Microscopic organisms that possess motile cilia which are used exclusively for either locomotion or to simply move liquid over their surface include Paramecia, Karyorelictea, Tetrahymena, Vorticella and others. The human mucociliary machinery operates in at least two different modes, corresponding to a low and high rate of beating. It has been shown that the high rate mode is mediated by second messengers [8], including purinergic, adrenergic and cholinergic receptors [9–19]. This mode enables a rapid response, which can last a significant period of time, to various stimuli by drastically increasing the ciliary beat frequency (CBF). At the same time, several ciliary movement modes have been reported in a ciliate Paramecium caudatum[20]. The remarkable conservation of ciliary mechanisms [21–25] creates grounds for the speculation that there can more than two ciliary beating modes in human tissues. It is, therefore, reasonable to suggest, that some human diseases, associated with aberrant ciliary motility, can arise due to modifications in the beating mode. Clearly, the development of therapeutic strategies against ciliary-associated pathologies will require advanced understanding of ciliary beating regulation mechanisms.
The periodic beating of cilia is governed by the internal apparatus of the organelle [26]. Its core part, the axoneme, contains nine microtubule pairs encircling the central pair. The transition at the junction of the cellular body and the ciliary axoneme is demarcated by Y-shaped fibres, which extend from the microtubule outer doublets to the ciliary membrane. The transition area, in combination with the internal structure of the basal body, is thought to function as a filter for the cilium, regulating the molecules that can pass into or out of the cilium. Ciliary motility is accomplished by dynein motor activity in a phosphorylation-dependent manner, which allows the microtubule doublets to slide relative to one another [12]. The dynein phosphorylation that controls ciliary activity is regulated by the interplay of calcium (Ca^{2+}) and cyclic nucleotide pathways. The beating pattern of cilia consists of a fast effective stroke and a slower recovery stroke. During the effective stroke cilia are in an almost upright position, generating force for mucus movement. During the recovery stroke, the cilia are recovering from the power strike to the original position by moving in the vicinity of the cell surface.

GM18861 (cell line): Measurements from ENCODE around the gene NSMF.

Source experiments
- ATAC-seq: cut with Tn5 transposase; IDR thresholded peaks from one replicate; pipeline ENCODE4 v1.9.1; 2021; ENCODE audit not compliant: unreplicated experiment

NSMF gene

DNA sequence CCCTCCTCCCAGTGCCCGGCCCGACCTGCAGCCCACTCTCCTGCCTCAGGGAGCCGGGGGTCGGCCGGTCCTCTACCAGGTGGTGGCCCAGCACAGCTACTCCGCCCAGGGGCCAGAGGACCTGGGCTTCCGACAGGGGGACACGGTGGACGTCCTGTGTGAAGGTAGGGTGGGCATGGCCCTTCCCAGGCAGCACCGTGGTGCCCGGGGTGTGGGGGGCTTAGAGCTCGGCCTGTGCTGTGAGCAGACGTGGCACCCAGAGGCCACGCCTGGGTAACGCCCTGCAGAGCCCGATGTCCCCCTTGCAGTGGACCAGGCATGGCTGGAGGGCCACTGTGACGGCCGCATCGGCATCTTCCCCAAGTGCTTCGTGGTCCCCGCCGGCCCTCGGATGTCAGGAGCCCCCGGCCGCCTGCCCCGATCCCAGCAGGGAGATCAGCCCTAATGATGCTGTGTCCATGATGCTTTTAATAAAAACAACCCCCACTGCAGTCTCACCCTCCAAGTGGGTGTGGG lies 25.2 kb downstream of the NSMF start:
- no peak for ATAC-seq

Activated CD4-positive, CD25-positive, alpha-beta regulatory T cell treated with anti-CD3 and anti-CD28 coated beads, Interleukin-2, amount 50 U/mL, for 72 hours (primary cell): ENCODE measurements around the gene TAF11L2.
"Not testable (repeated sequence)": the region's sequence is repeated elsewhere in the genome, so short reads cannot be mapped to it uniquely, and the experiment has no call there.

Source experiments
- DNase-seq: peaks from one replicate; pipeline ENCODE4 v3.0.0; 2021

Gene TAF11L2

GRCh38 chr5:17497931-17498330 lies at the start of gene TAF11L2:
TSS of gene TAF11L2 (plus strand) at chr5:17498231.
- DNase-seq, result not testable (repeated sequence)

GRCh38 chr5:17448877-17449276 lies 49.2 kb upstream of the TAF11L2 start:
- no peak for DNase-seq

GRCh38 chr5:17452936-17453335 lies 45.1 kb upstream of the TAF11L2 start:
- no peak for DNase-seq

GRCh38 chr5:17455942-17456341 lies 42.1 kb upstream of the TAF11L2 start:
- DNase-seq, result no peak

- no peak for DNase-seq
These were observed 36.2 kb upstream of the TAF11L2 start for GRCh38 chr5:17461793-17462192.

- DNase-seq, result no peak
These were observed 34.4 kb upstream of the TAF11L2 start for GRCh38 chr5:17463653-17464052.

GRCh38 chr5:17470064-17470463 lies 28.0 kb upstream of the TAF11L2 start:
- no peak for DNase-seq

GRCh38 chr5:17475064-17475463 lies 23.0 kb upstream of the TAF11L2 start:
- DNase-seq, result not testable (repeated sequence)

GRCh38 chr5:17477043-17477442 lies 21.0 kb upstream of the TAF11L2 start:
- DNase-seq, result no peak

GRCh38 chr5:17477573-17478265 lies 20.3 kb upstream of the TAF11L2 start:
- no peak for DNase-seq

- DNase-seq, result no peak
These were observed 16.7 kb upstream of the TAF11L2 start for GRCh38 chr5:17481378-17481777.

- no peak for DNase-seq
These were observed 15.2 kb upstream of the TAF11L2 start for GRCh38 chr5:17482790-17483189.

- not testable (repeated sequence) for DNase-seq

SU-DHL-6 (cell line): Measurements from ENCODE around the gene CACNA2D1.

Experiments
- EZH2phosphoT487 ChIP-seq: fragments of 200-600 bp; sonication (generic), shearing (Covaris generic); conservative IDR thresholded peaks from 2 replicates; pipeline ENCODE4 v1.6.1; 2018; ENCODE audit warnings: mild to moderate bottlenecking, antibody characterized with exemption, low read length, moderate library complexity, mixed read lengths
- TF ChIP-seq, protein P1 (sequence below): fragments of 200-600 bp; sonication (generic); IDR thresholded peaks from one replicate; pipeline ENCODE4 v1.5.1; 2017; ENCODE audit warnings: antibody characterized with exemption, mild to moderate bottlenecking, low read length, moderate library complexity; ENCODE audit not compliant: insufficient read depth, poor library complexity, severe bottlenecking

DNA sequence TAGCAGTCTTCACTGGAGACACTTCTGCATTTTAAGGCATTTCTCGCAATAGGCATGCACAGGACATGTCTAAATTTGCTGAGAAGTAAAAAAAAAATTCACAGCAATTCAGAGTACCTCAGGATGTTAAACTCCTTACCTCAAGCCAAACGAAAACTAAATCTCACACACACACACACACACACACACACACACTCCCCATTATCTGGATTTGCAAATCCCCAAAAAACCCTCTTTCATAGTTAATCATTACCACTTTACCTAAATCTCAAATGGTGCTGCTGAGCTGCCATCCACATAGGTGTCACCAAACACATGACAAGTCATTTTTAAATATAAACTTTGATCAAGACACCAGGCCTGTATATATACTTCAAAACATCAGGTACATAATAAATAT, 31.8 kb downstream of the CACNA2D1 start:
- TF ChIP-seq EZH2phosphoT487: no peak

Current theories which attempt to explain the workings of the Ca^{2+}-dependent CBF regulation mechanism are incomplete and highly controversial. Elevation of intraciliary Ca^{2+} is one of the major regulators of ciliary movement. Calcium influx regulates ciliary activity by increasing intraciliary Ca^{2+} only, while the cytosolic bulk remains at a low level. Separate ciliary compartmentalisation for Ca^{2+} allows prolonged activation of ciliary beating without damaging the cell through high Ca^{2+} concentrations. It is well known that calcium fluxes via calcium channels lead to changes in organisms' swimming behaviour [27–29]. In mucus-transporting cilia, Ca^{2+} mediates CBF increase [19, 30–32]. It has also been shown that there are some differences in the Ca^{2+}-dependent CBF regulation in single cell organisms and in humans [12]. Sustained CBF increase requires prolonged elevation of Ca^{2+} levels which can be lethal to the cell [33, 34]. It has been suggested that Ca^{2+}-dependent ciliary regulation takes place locally in the vicinity or within the ciliary compartment, almost independently from intracellular Ca^{2+} concentration [35]. Given that the gradient of free Ca^{2+} in the cytosol dissipates within 1-2 seconds [36], it appears more likely that cilia form their own compartment where Ca^{2+} is regulated by active Ca^{2+} transport in a similar fashion to the intracellular Ca^{2+} regulatory system. This hypothesis resolves the problem of maintaining physiological levels of intracellular Ca^{2+} concentration. A number of experimental studies have reported several controversial results relating to the Ca^{2+}-dependent mechanism of cilia regulation. For example, it has been reported that spontaneous cilia beat does not require alterations in Ca^{2+}[31, 35], while nucleotide-dependent CBF increase requires Ca^{2+}[8]. It has also been shown that uncoupling between Ca^{2+} and CBF can be achieved by inhibition of Ca^{2+}-dependent protein calmodulin (CaM) or the cyclic nucleotide pathway [19, 32, 37].